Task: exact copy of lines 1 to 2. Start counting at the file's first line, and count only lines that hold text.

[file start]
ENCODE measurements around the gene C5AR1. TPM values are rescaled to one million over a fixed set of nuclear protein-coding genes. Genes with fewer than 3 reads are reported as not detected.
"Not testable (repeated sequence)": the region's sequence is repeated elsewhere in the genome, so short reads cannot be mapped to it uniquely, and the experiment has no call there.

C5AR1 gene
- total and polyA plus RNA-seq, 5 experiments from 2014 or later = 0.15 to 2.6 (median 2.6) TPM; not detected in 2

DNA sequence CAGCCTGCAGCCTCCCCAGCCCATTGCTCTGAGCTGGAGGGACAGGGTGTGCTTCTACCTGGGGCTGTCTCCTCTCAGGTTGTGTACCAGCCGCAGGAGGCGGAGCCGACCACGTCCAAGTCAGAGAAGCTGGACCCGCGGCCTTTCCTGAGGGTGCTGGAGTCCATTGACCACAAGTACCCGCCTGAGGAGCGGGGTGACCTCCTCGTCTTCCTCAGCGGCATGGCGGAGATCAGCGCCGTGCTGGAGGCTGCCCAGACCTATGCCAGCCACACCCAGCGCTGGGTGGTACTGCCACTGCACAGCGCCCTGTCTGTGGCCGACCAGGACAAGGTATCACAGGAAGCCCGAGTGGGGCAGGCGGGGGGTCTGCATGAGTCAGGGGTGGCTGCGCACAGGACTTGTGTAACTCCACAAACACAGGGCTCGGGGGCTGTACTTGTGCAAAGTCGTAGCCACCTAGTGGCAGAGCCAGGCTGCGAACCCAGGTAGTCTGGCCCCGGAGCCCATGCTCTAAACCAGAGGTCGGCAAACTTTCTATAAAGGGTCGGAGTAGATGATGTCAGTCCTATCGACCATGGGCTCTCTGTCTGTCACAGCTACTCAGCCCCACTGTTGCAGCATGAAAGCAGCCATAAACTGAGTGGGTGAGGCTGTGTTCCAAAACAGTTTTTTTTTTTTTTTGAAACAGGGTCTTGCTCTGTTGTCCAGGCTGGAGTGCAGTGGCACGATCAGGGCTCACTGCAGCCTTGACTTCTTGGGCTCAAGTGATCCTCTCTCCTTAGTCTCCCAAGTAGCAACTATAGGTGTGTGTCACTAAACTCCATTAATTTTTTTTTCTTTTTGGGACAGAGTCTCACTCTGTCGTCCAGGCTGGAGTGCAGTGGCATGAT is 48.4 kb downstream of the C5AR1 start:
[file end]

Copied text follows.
ENCODE measurements around the gene C5AR1. TPM values are rescaled to one million over a fixed set of nuclear protein-coding genes. Genes with fewer than 3 reads are reported as not detected.
"Not testable (repeated sequence)": the region's sequence is repeated elsewhere in the genome, so short reads cannot be mapped to it uniquely, and the experiment has no call there.